The Objects

30th Jun 1815

Source: © Trustees of the British Museum; reproduced with permission.

The Earl of Uxbridge's Stump Cover

Contributed by: Tim Clayton

The Earl of Uxbridge was hit in the knee by a grape shot in one of the last French attacks. In the film Waterloo (1970) his leg is shot off, but in fact the grape shot made a neat hole in his Colpacks: when Lady Charlotte, his wife (who had been married to Wellington's brother before running off with Uxbridge in 1810) visited the battlefield in July, she took away a grape shot of the same diameter as a souvenir.

The shot cut the outer hamstring in two, smashed the head of the tibia and filled the ligaments with shards of bone and cartilage. Some aides hoisted Uxbridge into a gig while Sir Horace Seymour rode to Waterloo to prepare John Robert Hume, Wellington’s surgeon, to receive Uxbridge. Not wishing to be seen to take sole responsibility for the decision to amputate, which he thought necessary, Hume persuaded some artillery surgeons to support his opinion. He then removed the limb, first cutting back the flesh and then sawing through the bone. He tied the arteries and dressed the stump.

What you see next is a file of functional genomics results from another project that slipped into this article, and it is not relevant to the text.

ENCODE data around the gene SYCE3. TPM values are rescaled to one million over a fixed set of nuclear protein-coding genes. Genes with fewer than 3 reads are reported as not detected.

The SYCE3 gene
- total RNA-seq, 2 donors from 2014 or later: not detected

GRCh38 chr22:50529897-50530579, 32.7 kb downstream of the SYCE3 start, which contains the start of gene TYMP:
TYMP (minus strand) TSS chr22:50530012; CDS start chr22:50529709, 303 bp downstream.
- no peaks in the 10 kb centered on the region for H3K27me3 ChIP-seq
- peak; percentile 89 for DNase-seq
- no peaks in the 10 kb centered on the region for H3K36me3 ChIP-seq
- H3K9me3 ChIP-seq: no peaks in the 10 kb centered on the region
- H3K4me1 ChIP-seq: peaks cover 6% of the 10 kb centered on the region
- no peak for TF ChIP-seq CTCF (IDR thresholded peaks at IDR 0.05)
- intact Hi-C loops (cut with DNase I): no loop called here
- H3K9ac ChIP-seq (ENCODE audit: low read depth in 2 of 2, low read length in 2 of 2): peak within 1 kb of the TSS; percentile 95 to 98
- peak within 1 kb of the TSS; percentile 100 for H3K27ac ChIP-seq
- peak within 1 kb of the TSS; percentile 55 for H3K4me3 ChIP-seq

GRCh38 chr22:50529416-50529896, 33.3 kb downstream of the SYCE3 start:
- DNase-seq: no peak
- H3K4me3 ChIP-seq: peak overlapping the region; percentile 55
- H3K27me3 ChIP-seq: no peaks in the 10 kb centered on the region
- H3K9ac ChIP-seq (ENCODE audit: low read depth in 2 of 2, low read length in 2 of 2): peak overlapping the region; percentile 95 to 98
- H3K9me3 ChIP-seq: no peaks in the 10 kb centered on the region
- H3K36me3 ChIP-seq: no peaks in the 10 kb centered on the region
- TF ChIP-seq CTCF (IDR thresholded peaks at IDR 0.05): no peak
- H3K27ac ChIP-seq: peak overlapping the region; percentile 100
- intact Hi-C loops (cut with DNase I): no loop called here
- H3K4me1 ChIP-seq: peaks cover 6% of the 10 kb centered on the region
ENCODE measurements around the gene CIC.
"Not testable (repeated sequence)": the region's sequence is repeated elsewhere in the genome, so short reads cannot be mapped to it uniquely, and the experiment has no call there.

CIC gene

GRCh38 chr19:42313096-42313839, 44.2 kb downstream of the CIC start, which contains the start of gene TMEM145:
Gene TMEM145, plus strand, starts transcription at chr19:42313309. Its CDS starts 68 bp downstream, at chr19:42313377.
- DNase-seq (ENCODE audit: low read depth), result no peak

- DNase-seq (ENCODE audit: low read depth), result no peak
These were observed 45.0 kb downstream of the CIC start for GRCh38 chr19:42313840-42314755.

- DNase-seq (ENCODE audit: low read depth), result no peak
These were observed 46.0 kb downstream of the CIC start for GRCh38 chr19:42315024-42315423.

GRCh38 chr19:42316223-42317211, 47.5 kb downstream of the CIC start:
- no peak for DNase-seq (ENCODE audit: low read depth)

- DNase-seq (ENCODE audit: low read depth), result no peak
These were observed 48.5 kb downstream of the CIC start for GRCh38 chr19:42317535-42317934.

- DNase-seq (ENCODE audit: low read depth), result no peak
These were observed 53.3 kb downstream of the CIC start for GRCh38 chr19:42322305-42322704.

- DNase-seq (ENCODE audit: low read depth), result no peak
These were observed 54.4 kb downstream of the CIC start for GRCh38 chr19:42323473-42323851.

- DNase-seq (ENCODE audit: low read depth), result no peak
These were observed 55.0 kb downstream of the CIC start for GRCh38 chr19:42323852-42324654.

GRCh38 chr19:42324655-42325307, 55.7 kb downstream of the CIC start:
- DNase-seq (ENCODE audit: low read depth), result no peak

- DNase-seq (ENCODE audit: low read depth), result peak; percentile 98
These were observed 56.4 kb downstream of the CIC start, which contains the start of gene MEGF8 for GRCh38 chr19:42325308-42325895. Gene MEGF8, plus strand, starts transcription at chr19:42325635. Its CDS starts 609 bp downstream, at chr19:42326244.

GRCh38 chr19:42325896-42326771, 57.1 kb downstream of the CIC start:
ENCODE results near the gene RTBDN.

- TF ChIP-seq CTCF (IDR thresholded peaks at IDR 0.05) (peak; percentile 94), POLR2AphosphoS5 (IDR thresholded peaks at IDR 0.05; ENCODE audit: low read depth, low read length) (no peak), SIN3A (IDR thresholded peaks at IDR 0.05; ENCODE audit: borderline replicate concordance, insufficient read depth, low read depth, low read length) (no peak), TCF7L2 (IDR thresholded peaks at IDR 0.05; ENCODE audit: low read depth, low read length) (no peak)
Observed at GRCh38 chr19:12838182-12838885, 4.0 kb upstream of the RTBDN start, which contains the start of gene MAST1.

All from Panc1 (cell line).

Uxbridge took the operation with the greatest sang froid and wrote to his wife the next day: 'Dearest Charlotte, Be bold, prepare for misfortune, I have lost my right leg'. She arrived in Brussels on 25 June with their 4 year-old son Clarence, having crossed the Channel in the Prince Regent's yacht, and visited the battlefield on 2 July. Uxbridge wore the stump cover over the wound for many years.

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